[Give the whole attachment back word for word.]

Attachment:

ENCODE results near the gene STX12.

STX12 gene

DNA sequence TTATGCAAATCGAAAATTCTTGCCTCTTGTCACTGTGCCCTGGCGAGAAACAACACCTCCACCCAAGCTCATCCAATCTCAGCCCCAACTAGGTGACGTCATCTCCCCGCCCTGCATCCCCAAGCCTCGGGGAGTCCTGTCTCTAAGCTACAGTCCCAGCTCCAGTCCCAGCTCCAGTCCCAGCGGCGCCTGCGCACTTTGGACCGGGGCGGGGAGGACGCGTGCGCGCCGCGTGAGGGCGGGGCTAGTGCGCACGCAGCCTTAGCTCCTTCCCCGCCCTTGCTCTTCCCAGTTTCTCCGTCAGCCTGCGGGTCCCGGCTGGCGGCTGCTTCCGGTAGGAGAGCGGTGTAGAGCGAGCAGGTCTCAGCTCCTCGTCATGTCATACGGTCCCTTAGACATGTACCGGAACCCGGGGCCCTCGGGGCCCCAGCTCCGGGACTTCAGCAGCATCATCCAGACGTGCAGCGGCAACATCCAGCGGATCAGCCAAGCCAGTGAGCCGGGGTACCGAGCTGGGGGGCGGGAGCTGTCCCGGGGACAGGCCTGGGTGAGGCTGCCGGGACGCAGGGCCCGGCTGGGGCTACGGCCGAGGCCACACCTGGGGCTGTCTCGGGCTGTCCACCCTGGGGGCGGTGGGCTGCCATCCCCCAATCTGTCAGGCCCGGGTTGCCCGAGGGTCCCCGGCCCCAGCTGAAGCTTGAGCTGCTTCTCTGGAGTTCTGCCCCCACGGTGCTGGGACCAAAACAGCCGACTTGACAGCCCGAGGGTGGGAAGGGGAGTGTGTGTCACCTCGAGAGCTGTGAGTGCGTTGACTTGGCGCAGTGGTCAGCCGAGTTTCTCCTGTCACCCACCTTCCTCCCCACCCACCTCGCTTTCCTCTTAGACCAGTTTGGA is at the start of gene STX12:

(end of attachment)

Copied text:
ENCODE results near the gene STX12.

STX12 gene

DNA sequence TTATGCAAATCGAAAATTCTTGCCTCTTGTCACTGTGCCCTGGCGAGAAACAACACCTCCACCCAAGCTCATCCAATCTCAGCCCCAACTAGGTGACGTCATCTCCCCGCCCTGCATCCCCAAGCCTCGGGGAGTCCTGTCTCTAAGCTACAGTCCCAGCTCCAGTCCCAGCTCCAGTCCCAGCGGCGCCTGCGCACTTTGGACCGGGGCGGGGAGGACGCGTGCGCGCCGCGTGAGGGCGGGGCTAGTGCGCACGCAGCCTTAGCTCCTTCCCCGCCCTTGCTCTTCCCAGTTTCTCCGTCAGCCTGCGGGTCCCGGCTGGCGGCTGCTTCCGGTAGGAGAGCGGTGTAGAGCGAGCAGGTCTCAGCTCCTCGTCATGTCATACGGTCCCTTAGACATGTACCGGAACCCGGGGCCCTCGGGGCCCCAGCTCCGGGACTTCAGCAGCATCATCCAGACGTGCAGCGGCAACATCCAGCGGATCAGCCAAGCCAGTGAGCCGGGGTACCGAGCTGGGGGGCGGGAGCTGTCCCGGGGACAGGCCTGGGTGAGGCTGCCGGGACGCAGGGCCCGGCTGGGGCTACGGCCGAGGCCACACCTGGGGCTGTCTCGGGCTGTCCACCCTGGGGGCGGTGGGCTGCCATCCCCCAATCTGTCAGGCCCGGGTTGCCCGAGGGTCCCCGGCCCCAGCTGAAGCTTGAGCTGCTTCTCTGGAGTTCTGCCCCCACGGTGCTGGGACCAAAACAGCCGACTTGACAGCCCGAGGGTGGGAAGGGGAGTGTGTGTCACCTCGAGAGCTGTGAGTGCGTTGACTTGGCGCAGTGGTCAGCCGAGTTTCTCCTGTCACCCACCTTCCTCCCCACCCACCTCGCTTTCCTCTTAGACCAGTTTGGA is at the start of gene STX12: